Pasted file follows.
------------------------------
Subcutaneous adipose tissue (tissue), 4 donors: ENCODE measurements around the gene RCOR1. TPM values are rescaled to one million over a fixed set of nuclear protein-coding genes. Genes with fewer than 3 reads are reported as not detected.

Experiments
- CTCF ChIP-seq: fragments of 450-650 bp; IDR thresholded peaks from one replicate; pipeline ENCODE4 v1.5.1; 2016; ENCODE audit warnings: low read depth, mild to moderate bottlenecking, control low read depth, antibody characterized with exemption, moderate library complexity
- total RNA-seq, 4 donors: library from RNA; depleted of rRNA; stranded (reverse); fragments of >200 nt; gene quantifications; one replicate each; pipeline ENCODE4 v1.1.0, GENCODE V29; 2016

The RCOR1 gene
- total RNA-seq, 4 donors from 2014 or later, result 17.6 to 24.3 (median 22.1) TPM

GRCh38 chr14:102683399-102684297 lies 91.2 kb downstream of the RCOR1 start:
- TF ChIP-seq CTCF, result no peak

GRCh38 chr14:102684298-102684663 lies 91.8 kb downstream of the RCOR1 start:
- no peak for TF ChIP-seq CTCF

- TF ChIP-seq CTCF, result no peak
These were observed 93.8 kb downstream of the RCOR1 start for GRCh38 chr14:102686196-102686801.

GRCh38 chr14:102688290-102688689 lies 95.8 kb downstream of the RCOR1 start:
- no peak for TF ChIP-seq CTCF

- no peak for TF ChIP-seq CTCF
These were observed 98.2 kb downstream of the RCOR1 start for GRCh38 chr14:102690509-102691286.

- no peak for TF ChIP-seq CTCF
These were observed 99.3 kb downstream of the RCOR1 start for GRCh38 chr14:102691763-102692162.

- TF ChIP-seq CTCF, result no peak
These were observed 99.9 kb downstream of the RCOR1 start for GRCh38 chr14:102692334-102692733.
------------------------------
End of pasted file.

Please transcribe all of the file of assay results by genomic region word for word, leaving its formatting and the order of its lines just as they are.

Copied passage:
Subcutaneous adipose tissue (tissue), 4 donors: ENCODE measurements around the gene RCOR1. TPM values are rescaled to one million over a fixed set of nuclear protein-coding genes. Genes with fewer than 3 reads are reported as not detected.

Experiments
- CTCF ChIP-seq: fragments of 450-650 bp; IDR thresholded peaks from one replicate; pipeline ENCODE4 v1.5.1; 2016; ENCODE audit warnings: low read depth, mild to moderate bottlenecking, control low read depth, antibody characterized with exemption, moderate library complexity
- total RNA-seq, 4 donors: library from RNA; depleted of rRNA; stranded (reverse); fragments of >200 nt; gene quantifications; one replicate each; pipeline ENCODE4 v1.1.0, GENCODE V29; 2016

The RCOR1 gene
- total RNA-seq, 4 donors from 2014 or later, result 17.6 to 24.3 (median 22.1) TPM

GRCh38 chr14:102683399-102684297 lies 91.2 kb downstream of the RCOR1 start:
- TF ChIP-seq CTCF, result no peak

GRCh38 chr14:102684298-102684663 lies 91.8 kb downstream of the RCOR1 start:
- no peak for TF ChIP-seq CTCF

- TF ChIP-seq CTCF, result no peak
These were observed 93.8 kb downstream of the RCOR1 start for GRCh38 chr14:102686196-102686801.

GRCh38 chr14:102688290-102688689 lies 95.8 kb downstream of the RCOR1 start:
- no peak for TF ChIP-seq CTCF

- no peak for TF ChIP-seq CTCF
These were observed 98.2 kb downstream of the RCOR1 start for GRCh38 chr14:102690509-102691286.

- no peak for TF ChIP-seq CTCF
These were observed 99.3 kb downstream of the RCOR1 start for GRCh38 chr14:102691763-102692162.

- TF ChIP-seq CTCF, result no peak
These were observed 99.9 kb downstream of the RCOR1 start for GRCh38 chr14:102692334-102692733.